This week BBC Newsbeat spent time at Harrogate District Hospital finding out about the Healthcare workers working on the frontline. They spoke to Joe Albro from Harrogate Integrated Facilities who shared with them his personal experience working as a Porter during the Covid-19 pandemic.
Joe has been working as a porter since July 2019, when his fiancée (who also works at the hospital in HR) saw the job advertised. Six months into the role, the pandemic hit and Joe’s already busy job got much busier, although he says the second wave was much worse than the first.
The pandemic also meant that, like many, he was unable to see vulnerable family members including his mother who suffers with multiple sclerosis.
Speaking to the BBC, Joe said he racks up about 23,000 to 30,000 steps per day on average and is responsible for transporting samples, bloods, swabs, and other equipment as well as patients from one part of the hospital to another.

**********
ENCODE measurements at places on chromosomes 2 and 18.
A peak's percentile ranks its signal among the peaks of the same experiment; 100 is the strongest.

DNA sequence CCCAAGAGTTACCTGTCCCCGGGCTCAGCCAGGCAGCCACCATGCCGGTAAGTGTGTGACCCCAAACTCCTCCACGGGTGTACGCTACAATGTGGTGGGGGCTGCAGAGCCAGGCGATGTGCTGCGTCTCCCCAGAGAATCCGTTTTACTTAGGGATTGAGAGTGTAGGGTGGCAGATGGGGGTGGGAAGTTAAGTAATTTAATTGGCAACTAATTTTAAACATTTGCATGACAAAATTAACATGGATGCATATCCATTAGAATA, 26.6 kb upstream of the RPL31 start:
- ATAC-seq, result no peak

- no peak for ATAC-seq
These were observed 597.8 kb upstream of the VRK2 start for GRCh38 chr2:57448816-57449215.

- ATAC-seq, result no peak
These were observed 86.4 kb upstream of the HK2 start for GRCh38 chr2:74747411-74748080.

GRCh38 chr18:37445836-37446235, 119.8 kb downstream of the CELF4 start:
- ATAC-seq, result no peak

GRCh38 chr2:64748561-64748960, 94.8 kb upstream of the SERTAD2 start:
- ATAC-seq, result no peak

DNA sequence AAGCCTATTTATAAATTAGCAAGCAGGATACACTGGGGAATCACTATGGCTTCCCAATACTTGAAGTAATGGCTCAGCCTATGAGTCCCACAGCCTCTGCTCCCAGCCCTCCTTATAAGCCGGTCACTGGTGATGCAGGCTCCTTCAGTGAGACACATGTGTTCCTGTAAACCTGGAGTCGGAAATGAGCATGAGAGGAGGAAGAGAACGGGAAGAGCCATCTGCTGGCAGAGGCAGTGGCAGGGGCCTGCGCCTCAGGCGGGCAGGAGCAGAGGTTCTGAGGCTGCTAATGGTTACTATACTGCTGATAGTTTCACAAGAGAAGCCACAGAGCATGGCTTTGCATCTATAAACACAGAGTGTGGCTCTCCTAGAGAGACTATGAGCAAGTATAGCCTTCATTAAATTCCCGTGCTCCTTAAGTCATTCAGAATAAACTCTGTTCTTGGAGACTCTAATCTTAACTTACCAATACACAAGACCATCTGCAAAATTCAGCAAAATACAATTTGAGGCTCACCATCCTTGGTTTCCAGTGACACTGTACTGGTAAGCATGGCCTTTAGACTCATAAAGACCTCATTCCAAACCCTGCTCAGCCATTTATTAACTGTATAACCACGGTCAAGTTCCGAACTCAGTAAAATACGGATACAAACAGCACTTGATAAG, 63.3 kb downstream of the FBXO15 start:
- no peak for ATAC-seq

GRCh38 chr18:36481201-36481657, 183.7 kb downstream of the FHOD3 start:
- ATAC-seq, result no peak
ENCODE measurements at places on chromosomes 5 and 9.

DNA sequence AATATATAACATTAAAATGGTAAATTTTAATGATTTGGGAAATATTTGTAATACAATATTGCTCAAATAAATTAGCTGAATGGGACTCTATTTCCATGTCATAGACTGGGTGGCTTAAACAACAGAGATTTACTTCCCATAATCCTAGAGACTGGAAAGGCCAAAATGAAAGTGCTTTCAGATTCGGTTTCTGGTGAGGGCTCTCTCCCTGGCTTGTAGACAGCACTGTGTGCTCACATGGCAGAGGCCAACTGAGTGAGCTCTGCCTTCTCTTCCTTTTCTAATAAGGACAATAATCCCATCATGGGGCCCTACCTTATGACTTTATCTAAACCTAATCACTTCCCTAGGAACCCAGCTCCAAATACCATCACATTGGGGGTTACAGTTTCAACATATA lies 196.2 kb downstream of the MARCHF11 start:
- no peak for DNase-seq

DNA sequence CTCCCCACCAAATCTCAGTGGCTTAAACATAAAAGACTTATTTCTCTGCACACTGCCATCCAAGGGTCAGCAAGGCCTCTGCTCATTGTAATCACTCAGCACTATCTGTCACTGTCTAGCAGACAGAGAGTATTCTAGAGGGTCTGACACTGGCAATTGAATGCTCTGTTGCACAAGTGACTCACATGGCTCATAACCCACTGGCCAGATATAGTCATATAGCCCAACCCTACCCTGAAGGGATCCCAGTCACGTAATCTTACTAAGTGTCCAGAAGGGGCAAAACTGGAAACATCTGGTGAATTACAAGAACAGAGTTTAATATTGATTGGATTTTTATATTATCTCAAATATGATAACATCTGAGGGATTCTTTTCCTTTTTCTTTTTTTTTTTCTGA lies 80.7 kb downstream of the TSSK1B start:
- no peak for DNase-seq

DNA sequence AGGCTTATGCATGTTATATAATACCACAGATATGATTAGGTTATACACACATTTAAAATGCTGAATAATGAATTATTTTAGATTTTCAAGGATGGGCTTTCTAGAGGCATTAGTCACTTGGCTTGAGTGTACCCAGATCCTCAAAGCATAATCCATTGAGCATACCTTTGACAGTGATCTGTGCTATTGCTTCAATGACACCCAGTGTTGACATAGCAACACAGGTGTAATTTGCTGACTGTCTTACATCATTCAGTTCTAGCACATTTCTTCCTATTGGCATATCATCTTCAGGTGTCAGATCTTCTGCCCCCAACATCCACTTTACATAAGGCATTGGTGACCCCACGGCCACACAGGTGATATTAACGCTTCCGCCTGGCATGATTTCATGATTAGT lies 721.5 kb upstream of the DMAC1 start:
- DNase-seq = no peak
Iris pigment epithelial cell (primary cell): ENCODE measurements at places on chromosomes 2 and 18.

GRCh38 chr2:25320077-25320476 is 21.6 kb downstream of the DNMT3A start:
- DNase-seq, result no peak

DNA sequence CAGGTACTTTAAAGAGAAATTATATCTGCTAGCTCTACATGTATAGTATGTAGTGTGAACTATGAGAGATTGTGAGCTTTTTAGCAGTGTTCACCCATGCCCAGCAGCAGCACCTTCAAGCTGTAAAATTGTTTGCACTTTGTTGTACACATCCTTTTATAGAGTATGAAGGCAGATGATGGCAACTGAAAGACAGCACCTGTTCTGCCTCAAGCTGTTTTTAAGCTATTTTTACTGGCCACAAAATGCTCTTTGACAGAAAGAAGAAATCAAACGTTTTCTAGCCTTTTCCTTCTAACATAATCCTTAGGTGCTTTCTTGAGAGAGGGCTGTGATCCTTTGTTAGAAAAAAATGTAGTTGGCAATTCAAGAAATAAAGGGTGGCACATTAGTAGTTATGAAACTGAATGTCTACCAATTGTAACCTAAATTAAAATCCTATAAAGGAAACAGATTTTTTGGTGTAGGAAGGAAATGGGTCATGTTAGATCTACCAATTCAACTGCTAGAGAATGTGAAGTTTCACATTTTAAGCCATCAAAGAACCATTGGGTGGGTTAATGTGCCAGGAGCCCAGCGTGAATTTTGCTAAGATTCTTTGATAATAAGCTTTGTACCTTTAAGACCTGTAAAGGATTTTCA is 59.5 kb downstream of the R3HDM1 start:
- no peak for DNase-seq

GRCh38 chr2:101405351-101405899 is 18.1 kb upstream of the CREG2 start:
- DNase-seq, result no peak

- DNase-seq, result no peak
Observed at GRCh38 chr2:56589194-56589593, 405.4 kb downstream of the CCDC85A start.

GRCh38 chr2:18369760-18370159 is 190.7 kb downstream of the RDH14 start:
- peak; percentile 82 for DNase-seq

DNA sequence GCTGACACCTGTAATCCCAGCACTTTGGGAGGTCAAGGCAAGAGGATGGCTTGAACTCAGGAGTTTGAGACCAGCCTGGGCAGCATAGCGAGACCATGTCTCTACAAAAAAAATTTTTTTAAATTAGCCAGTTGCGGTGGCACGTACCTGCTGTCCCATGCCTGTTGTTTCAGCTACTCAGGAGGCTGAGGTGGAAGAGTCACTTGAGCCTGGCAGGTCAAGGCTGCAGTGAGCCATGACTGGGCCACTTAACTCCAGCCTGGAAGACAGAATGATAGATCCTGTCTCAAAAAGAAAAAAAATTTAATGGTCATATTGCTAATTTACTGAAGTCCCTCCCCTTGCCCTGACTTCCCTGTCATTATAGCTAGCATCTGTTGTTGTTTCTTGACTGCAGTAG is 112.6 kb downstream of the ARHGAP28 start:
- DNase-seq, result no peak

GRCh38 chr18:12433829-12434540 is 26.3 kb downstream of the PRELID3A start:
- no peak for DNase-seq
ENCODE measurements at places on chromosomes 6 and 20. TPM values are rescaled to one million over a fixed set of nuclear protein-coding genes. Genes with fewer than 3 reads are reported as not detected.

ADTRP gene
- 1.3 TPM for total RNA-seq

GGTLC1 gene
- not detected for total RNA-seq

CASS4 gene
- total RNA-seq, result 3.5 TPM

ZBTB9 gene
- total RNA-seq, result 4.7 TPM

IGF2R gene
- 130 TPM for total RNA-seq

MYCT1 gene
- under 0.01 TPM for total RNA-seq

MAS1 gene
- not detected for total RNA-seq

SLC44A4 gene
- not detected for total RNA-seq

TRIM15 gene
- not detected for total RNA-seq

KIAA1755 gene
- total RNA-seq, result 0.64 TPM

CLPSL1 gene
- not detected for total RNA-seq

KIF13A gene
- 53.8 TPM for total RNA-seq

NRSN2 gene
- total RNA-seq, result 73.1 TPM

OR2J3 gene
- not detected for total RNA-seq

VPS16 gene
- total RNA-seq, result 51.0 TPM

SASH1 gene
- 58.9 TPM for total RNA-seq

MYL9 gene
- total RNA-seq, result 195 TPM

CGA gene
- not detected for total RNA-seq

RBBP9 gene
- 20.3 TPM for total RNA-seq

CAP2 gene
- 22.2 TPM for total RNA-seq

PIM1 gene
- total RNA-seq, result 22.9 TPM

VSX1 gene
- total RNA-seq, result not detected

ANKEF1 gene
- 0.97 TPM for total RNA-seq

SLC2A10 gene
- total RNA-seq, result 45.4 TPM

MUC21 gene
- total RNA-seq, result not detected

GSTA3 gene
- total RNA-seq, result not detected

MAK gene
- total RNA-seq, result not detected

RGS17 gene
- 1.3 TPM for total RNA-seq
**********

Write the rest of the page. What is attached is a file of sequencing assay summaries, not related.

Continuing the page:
Joe also highlighted that while the NHS has received a lot of support and appreciation over the past year, porters are often forgotten as people don’t always see what goes on behind the scenes.
Joe said, “The job was already busy, but when Covid happened it got crazy. The second wave has been manic… you can work non-stop some days – walking everywhere and pushing stuff around. It is exhausting.
“Some people think all we do is collect specimens but there’s also the not-so-pleasant side to the job. Personally the thing I struggle with the most is when I go onto a ward and someone is suffering with dementia – they are scared and shouting for help.
“There’ll be someone else there to help them, but as a porter you just have to ignore it and naturally you want to help.
“You just always have to try and look on the bright side, and know that patients are in the best place they can be.”